November 3, 2023
OOH Sales Blog

The Professional Never Does Anything by Accident

Professional OOH salespeople learned that they should never ask a question, make a statement, or behave in any way unless it’s in their best-selling interest.
But…it wasn’t always that way.

When they were new to the selling of OOH they didn’t know much about statics or digitals or right hand reads or traffic counts or CPM or well…you get the idea!  They didn’t know the needs of their customers or prospects.  They didn’t know much about their company’s competitors.  They were a bit “clueless” at this point.  Didn’t talk much.  Asked a few “dumb” questions like, “ Would you share with me what you are currently doing to market and promote your products and services?” and let the prospects do most of the talking.

They allowed the prospects to explain what they wanted, why they wanted it, and what they would do to obtain it.  Not knowing any better, the “clueless” salesperson only presented the aspects of OOH that addressed the issues the prospects mentioned.  Somehow, perhaps by accident, they closed sales.
Eventually, these clueless, novice OOH sellers attained “amateur” status,  They had obtained substantial knowledge about the products and services they could provide, learned a considerable amount about the needs of potential customers, and uncovered weaknesses of their competitors.  One can only imagine what kind of success they are now poised for given the success they experienced knowing virtually none of those things!  Maybe not – if they feel compelled to display their newfound knowledge.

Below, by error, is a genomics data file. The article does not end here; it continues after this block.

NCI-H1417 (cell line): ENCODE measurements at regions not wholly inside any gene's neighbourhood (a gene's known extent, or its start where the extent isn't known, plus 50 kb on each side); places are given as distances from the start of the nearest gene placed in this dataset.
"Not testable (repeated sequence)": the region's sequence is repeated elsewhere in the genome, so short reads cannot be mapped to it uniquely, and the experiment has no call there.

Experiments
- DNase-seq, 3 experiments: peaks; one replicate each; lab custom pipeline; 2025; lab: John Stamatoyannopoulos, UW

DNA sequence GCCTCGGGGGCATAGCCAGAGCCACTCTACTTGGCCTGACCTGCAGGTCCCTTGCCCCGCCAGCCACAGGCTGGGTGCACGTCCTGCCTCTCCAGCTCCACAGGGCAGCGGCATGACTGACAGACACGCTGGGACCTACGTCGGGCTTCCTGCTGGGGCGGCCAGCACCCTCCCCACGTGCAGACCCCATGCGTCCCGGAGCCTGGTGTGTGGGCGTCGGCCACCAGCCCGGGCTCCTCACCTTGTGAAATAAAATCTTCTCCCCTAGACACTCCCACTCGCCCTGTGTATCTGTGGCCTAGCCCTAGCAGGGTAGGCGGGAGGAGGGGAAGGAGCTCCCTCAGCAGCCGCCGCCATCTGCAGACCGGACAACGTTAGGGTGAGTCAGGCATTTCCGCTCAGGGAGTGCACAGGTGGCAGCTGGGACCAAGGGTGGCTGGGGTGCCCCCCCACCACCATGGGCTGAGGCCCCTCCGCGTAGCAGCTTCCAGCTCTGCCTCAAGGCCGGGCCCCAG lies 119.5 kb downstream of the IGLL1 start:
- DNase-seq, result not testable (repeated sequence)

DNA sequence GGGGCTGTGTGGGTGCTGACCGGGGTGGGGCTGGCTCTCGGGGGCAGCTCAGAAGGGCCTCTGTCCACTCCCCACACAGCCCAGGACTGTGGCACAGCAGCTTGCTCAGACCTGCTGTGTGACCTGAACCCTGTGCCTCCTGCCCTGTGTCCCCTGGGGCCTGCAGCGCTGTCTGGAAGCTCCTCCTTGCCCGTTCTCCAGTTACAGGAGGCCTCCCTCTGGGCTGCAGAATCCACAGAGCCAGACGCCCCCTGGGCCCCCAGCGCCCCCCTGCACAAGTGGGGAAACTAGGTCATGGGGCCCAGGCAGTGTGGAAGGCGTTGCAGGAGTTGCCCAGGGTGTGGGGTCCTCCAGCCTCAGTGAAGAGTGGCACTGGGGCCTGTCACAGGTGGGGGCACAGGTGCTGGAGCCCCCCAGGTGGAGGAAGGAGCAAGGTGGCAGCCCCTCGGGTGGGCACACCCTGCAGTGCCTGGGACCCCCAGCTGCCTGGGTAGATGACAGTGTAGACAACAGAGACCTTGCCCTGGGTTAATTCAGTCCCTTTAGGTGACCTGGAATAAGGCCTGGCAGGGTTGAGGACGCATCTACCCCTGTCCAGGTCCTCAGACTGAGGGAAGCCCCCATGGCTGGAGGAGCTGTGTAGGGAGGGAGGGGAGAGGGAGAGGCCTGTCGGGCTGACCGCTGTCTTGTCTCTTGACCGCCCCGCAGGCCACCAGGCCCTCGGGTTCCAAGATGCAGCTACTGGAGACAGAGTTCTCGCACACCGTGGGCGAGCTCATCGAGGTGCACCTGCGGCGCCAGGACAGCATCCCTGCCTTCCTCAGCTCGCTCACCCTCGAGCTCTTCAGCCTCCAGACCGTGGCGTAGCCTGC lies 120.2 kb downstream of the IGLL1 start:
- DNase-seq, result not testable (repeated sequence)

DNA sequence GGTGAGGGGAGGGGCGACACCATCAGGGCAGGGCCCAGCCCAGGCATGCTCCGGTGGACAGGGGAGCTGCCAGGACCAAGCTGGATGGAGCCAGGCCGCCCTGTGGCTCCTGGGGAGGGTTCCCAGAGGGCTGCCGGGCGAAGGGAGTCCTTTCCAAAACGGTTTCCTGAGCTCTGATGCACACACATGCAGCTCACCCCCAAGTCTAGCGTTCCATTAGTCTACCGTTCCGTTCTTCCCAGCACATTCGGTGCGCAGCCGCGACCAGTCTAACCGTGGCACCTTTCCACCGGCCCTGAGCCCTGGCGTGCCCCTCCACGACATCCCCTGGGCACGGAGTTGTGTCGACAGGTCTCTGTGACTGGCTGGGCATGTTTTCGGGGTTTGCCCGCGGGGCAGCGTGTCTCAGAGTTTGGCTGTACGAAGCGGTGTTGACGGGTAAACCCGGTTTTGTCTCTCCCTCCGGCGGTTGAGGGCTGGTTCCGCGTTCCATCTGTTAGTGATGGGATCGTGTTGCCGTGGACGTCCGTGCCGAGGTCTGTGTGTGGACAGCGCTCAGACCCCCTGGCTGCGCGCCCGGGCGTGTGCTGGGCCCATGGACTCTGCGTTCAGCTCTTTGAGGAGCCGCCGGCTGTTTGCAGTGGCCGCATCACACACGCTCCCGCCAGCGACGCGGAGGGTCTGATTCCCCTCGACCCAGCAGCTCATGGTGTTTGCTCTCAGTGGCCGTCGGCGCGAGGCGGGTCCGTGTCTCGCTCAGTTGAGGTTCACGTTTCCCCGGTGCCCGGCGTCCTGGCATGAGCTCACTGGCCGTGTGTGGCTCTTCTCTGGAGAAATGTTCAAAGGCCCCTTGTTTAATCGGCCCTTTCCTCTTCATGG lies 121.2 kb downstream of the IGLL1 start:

During presentations amateurs give out more information than is necessary.  Sometimes they painted themselves into corners from which they couldn’t escape.

Frequently they find that prospects need time to “think it over” as they consider all the information eagerly provided to them.  The amateurs still close sales, but fewer of them.

At some point, they looked back upon what they did as “clueless, novice” salespeople (which was ask a few questions and allow the prospects do most of the talking) and the number of sales they closed and decided that approach was a better strategy.  At the moment they made that decision, they attained “professional” status.
Now,, they withhold their encyclopedic knowledge and only reveal bits of information when appropriate to keep the selling process moving forward.  They ask those “dumb” questions and gather appropriate information with which to frame their presentations in the most favorable light.

As a professional, they do what they did as a novice OOH salesperson…on purpose.  They talk less, listen more, and “accidentally” close more sales.

Need help with sales skills or coaching to take your out of home company to the next level.  Learn more about OOH Sales Mastery at  or Contact Dan Nausley at, 423.702.5579.

Read more Outdoor Sales Mastery Blogs

February 18, 2024
OOH Sales
Why You are Not Getting a Response to Your Prospecting Emails
We work hard on the front end before we ever reach out to someone. We create a hyper-personalized message. That may not be what all of us are used to doing, but it’s what we need to do if we want to beat our OOH and other media competitors. Before we ever reach out, we want to find some things that we can talk about that will help us to make this case to each one of our prospects: Of all the people in the world, you are the only person on the planet who could have received this particular message. If we don’t make that case, then we don’t even make it onto the radar screen. I realize that’s a paradigm shift. What used to work just doesn’t anymore. I can’t keep doing what I always did and expect I am going to get different results. I realize it takes some effort on our side. But that’s the reality. And I promise you it takes less time and effort than you may think.
February 13, 2024
OOH Leadership
Want to Be a Better Coach? Listen Better
Listening is a skill not everyone possesses naturally. While some excel in it, many find it challenging. As an OOH sales leader, effective coaching demands deep, empathic listening.